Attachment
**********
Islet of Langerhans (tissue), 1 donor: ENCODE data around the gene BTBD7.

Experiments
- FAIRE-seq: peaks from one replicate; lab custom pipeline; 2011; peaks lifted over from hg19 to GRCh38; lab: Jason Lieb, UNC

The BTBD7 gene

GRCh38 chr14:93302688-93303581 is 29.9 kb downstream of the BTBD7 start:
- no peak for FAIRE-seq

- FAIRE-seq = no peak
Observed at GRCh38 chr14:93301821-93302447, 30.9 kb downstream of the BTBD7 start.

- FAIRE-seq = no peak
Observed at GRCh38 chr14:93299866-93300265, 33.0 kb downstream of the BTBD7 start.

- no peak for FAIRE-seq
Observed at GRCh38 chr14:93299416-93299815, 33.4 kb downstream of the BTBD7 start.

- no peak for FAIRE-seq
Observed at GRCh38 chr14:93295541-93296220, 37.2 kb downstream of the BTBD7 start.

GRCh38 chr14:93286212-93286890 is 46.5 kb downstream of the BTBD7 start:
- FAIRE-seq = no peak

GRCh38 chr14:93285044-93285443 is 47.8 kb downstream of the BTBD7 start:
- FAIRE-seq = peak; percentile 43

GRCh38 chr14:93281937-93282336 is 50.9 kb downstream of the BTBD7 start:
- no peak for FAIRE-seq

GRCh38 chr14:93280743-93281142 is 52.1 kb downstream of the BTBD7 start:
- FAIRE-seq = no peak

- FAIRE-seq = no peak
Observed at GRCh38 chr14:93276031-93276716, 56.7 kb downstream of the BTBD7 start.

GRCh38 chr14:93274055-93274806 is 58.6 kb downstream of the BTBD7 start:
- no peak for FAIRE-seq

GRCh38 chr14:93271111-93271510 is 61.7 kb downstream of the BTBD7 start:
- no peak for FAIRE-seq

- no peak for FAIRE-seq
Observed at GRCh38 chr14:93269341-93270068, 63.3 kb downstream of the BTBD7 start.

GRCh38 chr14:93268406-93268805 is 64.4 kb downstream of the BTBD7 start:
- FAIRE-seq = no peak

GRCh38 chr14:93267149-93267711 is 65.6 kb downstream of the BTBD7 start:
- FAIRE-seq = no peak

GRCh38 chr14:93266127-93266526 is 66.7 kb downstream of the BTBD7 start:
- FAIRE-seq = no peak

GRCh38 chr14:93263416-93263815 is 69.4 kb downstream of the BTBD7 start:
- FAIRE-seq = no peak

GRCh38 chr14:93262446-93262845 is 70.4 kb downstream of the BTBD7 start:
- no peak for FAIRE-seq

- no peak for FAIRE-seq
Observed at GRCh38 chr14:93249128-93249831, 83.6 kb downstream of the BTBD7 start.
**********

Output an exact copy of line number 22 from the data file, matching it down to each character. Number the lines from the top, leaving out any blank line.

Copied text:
- FAIRE-seq = no peak